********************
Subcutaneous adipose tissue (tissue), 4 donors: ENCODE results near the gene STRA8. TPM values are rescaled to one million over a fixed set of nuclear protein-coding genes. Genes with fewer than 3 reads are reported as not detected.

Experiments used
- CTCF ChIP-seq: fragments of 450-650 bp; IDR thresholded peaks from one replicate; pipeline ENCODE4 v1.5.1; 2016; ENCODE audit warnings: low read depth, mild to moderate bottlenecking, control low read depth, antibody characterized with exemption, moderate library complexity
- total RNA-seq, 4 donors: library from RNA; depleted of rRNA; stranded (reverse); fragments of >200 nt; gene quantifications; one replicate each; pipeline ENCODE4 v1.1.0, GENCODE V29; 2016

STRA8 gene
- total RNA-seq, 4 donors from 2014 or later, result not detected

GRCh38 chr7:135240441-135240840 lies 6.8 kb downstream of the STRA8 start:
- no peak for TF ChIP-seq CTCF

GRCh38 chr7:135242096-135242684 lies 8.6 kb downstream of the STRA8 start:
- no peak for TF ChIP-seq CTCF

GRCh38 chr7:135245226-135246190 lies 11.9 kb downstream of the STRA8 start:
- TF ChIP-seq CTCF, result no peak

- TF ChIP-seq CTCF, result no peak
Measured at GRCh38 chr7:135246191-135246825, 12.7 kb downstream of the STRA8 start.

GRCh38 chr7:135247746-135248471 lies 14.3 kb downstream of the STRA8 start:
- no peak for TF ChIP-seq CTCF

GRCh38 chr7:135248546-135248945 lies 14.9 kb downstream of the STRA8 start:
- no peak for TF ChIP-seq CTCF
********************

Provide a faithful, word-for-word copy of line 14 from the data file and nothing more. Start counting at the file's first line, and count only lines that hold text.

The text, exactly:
Measured at GRCh38 chr7:135246191-135246825, 12.7 kb downstream of the STRA8 start.